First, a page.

Comments by
Rev. Sara Lamar-Sterling
May 12, 2012 
New Haven Green


Good afternoon, I’m Rev. Sara Lamar-Sterling and I’m a member of the Connecticut Board of the Religious Coalition for Reproductive Choice.  RCRC is an interfaith organization committed to reproductive justice and health, empowering women and men to make decisions about whether and when to have and bear children within their own moral and religious traditions.
           
We are Up In Arms to celebrate mothers and defy attacks on women. This isn’t a sentimental greeting card.  Up In Arms is in the spirit that Julia Ward Howe had in mind when she made her Mother’s Day Proclamation in 1870—a call to action by women, for women and for our families, our communities, and our nation, to establish well-being, justice and peace.

In honor of Mother’s day, the Religious Coalition for Reproductive Choice gives thanks for family planning services that make it possible for women to choose whether and when to become mothers. We honor the whole experience of women’s reproductive power in its rich complexity of joys and heartbreaks.  And so we mourn with women whose children have died. We offer encouragement to women who face infertility and high-risk pregnancy. We support women who have chosen not to have children. We celebrate women who have become foster and adoptive parents.

And we stand with women who have made the difficult decision to have an abortion. 

In the last few months, a few religious voices have been claiming to speak for all people of faith
when they attack family planning and health care that includes contraceptive coverage and abortion. 
But theirs is not the only voice of the religious community and so today we are “Up In Arms” to defy these attacks on women.

There are many, many people of faith, like me, who believe that women must be entrusted with the information and the access to reproductive health care so that we can make wise choices for ourselves, our families, and our communities.  These are not decisions for church hierarchies or government officials, these are deeply personal ones!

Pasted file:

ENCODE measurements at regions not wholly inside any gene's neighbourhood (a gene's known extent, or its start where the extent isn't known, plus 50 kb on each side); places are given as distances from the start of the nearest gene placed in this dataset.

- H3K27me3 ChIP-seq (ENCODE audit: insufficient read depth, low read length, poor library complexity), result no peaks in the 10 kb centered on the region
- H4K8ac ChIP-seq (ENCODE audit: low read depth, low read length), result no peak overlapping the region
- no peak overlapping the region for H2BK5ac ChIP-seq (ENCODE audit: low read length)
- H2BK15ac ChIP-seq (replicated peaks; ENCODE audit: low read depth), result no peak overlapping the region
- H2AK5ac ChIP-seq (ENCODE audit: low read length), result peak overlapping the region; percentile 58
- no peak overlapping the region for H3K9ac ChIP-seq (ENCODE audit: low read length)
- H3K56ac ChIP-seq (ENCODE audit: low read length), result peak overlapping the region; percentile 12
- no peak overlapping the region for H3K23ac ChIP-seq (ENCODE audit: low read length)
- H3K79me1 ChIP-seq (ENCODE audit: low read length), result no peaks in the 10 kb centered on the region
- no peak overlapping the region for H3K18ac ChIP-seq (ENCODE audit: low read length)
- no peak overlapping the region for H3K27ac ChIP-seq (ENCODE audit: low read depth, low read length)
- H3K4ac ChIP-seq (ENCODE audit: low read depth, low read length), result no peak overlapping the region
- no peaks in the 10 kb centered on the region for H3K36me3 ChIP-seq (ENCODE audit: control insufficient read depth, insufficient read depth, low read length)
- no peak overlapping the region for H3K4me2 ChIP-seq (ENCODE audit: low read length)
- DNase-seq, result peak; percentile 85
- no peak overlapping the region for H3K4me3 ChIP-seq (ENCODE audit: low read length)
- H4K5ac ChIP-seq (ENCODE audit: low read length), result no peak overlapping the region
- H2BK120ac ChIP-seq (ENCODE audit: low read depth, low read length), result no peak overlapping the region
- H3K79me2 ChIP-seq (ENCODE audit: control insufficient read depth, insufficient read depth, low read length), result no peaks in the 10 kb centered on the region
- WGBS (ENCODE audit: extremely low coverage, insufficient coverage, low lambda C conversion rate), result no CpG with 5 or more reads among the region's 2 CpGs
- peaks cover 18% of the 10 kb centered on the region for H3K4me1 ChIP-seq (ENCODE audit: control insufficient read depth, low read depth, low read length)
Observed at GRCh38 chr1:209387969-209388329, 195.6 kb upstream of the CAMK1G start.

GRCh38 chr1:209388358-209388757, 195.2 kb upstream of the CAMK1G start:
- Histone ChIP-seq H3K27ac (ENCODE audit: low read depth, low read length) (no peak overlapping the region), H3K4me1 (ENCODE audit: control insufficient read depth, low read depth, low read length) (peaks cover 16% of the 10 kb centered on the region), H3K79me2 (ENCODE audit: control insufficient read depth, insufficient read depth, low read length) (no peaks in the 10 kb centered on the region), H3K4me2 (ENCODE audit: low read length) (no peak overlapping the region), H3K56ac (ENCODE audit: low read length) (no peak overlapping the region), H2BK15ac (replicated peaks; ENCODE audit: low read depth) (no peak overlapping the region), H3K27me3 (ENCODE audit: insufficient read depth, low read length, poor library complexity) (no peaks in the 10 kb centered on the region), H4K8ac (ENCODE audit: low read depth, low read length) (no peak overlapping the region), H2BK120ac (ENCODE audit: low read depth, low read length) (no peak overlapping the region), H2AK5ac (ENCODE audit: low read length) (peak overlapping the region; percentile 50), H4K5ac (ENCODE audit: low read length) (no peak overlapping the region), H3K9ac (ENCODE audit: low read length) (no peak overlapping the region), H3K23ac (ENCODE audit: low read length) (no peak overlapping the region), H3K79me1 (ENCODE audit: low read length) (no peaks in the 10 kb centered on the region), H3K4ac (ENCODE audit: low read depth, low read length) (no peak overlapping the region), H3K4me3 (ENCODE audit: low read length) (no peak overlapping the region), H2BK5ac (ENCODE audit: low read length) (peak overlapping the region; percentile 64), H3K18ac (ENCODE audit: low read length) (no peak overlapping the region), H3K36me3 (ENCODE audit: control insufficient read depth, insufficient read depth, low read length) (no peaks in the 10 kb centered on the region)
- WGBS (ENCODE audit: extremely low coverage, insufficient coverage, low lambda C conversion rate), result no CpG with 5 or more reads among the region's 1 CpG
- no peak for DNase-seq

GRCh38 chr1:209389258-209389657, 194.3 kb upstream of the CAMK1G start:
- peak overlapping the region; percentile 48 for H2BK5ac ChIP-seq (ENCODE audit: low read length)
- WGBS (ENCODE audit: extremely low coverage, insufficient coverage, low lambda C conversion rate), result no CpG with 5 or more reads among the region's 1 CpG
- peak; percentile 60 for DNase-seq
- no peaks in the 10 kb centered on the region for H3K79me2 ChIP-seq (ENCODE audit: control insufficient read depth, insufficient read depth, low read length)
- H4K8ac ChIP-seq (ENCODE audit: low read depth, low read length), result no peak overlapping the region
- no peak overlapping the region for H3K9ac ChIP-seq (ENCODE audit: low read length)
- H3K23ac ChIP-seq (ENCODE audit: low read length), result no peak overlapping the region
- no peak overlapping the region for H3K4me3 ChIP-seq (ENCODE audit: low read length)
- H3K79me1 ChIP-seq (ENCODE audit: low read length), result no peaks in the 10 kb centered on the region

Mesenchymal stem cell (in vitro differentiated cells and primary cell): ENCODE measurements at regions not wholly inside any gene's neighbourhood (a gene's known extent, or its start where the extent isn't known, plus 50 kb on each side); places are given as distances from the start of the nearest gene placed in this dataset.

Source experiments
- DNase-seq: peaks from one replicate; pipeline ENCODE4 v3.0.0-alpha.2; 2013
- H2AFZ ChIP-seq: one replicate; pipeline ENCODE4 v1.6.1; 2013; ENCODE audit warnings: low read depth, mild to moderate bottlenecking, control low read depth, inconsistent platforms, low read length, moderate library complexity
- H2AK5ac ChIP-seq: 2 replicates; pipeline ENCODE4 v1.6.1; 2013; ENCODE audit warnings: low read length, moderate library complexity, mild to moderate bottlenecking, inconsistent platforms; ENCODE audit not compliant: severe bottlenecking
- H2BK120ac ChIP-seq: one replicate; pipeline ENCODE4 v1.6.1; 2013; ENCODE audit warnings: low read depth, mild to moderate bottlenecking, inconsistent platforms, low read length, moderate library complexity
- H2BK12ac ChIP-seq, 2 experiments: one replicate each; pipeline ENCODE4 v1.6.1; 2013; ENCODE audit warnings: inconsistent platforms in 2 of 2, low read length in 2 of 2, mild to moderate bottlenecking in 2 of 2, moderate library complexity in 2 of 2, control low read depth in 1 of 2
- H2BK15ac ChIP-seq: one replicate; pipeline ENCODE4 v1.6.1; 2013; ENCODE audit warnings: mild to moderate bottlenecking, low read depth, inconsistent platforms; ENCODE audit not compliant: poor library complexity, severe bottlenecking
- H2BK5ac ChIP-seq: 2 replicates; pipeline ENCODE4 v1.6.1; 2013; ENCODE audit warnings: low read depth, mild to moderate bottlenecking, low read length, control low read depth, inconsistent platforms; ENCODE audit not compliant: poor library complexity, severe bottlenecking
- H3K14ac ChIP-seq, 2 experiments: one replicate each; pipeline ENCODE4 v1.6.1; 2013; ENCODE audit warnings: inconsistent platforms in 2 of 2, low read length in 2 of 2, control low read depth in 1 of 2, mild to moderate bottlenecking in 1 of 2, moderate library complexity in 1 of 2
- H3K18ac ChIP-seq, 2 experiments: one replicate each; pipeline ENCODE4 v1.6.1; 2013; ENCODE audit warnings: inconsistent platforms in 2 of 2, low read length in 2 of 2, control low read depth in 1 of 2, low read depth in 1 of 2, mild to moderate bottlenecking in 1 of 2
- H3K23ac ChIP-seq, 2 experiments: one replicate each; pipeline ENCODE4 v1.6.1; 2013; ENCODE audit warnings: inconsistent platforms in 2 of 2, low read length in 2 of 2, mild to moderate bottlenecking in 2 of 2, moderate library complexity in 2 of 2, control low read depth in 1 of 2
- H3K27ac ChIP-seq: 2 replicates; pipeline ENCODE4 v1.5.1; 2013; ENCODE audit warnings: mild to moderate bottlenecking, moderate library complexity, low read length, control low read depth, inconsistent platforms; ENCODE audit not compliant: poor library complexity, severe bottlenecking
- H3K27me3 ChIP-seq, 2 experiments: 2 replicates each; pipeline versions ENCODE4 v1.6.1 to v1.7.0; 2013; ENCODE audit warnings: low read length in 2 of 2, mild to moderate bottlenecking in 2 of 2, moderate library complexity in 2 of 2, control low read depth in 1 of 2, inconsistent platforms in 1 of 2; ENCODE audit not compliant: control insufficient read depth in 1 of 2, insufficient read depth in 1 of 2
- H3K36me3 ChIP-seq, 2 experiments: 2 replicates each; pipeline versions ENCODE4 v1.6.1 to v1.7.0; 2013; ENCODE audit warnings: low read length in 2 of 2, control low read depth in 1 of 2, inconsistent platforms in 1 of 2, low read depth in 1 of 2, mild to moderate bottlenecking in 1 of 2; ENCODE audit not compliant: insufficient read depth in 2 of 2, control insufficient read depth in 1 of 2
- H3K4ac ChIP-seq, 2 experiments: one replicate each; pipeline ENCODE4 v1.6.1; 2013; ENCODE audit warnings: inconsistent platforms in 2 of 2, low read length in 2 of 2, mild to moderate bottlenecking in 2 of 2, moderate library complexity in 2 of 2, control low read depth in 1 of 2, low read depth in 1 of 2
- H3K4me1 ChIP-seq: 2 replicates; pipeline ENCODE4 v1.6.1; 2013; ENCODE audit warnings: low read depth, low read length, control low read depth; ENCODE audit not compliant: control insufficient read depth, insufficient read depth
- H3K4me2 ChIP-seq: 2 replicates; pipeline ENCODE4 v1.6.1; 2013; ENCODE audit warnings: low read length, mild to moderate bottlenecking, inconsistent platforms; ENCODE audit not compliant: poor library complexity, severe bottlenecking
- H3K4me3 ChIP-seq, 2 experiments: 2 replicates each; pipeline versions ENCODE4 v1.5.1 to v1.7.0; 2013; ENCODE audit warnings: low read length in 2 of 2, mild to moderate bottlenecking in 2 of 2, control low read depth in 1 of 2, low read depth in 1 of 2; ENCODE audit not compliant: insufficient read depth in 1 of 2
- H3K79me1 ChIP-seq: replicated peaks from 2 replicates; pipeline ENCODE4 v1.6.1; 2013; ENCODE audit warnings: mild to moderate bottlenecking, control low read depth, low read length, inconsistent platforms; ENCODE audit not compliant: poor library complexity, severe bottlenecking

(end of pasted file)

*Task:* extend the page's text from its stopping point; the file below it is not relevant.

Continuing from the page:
I take my rights to my body very personally.  The ethics of my religion teach me to be responsible for myself, body, mind, and spirit, to be a good steward of all that God has given, including my sexuality and reproductive power. As a person of faith, I believe our society has responsibilities too: a responsibility to ensure that all people have access to the family planning they need.  This is a basic human right.   

Family planning and contraceptive services are critical for women’s reproductive health.  And that’s why I’m thankful that the Affordable Care Act supports women’s reproductive health and well-being.

Here in the US, a vast majority ofAmericans wantaccess to abortion to remain safe and legal. We want to practice birth control and we don't want pharmacists to refuse to dispense contraception.  We believe decisions about childbearing are personal and that government and religious institutions should not interfere with those decisions.  We really do believe these things, don’t we?   Don’t you?

Reproductive health services aren’t commodities to be solely consumed by the wealthy.  Access to reproductive health, in body, mind, and spirit, is a building block of well-being for individuals, families, communities, and nations.  When everyone has equal access to education and reproductive health care, we will have justice and we will live in peace. 

I invite people of faith gathered here today to get involved with RCRC. Clergy and laity can join the action network. And contact your elected representatives in state and federal government personally. 
Make your voice heard.  Our elected officials need to hear from people of faith that we are we are pro-faith, pro-family, and pro-choice.

Thank you for your support.  And thanks for being Up In Arms to celebrate mothers and defy attacks against women today!

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